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Grateful Dead lyricist lambasts DMCA

It can only be EFF co-founder Barlow...

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Grateful Dead lyricist and Electronic Frontier Foundation co-founder John Perry Barlow has denounced the Digital Millenium Copyright Act as likely to turn the Internet into an information desert. Speaking at the RSA Security Conference 2002, in a session entitled "Copyright or Copy Wrong: Digital Millennium Copyright Act Examined," Barlow used the example of the Dead's approach to copyright to illustrate how the free flow of content did not necessarily choke off content availability.

Or indeed lead to anarchy, communism, the end of the world and very poor record companies (although he might agree that last one could be a good thing). One of the weird things about the Dead was that they positively encouraged fans to tape their concerts and share the tapes around, so in that sense they provided an early blueprint for some of the more radical ideas that are kicking around today. And in some other senses, if Barlow were not an EFF founder, aspects of the EFF would still be kind of 'based on an idea by...'

The Register however has no recollection of being positively encouraged to share tapes of Dead records around, and indeed remembers having to save up what at the time a king's ransom for the vinyl of Europe 72 live. Barlow's point that you can share without stifling its availability may or may not be supported by this, depnding on your point of view. You could argue that we're now in a different world, where the relatively clear-cut difference between live and studio (or packaged) material doesn't exist as it did in the Dead's time. Or you could argue that Linux distributors are actually doing something similar by building on something that's freely-available. If nothing else, the argument that you can still make money out of it will cheer them up.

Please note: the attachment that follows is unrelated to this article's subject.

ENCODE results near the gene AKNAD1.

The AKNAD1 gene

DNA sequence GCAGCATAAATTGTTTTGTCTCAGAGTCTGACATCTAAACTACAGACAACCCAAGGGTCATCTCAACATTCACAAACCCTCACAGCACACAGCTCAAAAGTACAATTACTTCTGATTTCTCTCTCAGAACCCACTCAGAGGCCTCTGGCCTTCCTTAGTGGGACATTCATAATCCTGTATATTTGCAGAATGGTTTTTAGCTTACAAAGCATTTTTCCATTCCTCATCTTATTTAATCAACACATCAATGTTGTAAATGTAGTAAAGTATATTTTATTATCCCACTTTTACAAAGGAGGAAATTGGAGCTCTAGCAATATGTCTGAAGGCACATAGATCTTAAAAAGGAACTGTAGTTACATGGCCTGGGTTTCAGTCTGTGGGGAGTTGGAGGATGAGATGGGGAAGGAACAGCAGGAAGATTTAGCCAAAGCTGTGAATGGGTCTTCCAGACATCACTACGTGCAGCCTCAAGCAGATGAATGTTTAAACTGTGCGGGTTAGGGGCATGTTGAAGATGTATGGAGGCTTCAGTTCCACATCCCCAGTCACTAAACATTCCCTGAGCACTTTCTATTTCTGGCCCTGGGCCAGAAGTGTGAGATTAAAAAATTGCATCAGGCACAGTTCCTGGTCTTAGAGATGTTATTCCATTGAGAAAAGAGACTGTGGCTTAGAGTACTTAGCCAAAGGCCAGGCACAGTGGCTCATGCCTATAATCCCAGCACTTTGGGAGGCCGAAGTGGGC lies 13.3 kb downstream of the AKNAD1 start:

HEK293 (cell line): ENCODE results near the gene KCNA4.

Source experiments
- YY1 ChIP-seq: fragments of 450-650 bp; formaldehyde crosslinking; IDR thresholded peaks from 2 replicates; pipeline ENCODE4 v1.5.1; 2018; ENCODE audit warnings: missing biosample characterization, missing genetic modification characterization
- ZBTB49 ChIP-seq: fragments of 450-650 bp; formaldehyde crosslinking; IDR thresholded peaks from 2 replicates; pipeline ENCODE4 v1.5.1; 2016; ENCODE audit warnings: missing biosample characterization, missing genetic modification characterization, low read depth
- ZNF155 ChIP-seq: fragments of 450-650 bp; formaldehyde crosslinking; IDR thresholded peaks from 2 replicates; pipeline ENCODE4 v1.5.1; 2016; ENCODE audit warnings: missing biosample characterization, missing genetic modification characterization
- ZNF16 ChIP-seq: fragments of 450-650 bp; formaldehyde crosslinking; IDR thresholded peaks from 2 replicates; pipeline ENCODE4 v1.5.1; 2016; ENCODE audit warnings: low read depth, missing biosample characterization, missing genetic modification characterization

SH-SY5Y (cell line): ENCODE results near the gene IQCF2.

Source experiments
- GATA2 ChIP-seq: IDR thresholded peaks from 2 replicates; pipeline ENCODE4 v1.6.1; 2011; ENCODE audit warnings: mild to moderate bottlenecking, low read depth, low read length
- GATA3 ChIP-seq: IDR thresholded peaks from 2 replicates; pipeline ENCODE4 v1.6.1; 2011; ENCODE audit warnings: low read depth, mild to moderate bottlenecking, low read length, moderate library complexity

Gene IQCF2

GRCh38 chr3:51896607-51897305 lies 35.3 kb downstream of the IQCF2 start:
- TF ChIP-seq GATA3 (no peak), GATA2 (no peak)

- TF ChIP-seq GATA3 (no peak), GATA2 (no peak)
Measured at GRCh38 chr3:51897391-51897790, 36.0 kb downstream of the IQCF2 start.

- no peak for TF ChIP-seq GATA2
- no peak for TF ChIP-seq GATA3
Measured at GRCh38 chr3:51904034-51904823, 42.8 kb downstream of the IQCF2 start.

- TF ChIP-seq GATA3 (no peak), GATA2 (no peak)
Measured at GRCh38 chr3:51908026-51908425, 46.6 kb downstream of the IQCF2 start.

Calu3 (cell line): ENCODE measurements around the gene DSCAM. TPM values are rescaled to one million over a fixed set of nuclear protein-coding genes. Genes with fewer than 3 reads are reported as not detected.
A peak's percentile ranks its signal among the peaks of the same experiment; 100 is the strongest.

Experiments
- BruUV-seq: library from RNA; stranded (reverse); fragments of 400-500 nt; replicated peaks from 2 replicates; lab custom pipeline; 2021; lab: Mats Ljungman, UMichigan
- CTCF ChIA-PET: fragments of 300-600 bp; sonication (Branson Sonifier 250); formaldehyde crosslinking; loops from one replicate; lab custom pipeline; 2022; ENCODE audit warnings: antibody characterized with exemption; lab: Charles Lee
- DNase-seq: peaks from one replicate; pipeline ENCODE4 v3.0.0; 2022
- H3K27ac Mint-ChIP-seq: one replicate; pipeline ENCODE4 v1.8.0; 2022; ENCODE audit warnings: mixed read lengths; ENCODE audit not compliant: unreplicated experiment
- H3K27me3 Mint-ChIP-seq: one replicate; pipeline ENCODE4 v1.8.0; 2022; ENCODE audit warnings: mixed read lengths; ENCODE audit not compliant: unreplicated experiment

Barlow argues that it's a matter of ethics, that Dead fans didn't sell the bootleg tapes the Dead encouraged because they were encouraged. But maybe it was because they were free, and therefore there wasn't a market price, or maybe it was just because they were hippy weirdos. In any event, there were the beginnings of a revolutionary idea in there, and it's one that becomes more revolutionary when it comes to new media. You can find out more about Barlow, his career and his thinking here. But if you want Dead lyrics jokes, as only two people noticed last time we did it, this time we're not going to even draw. Shucks... ®

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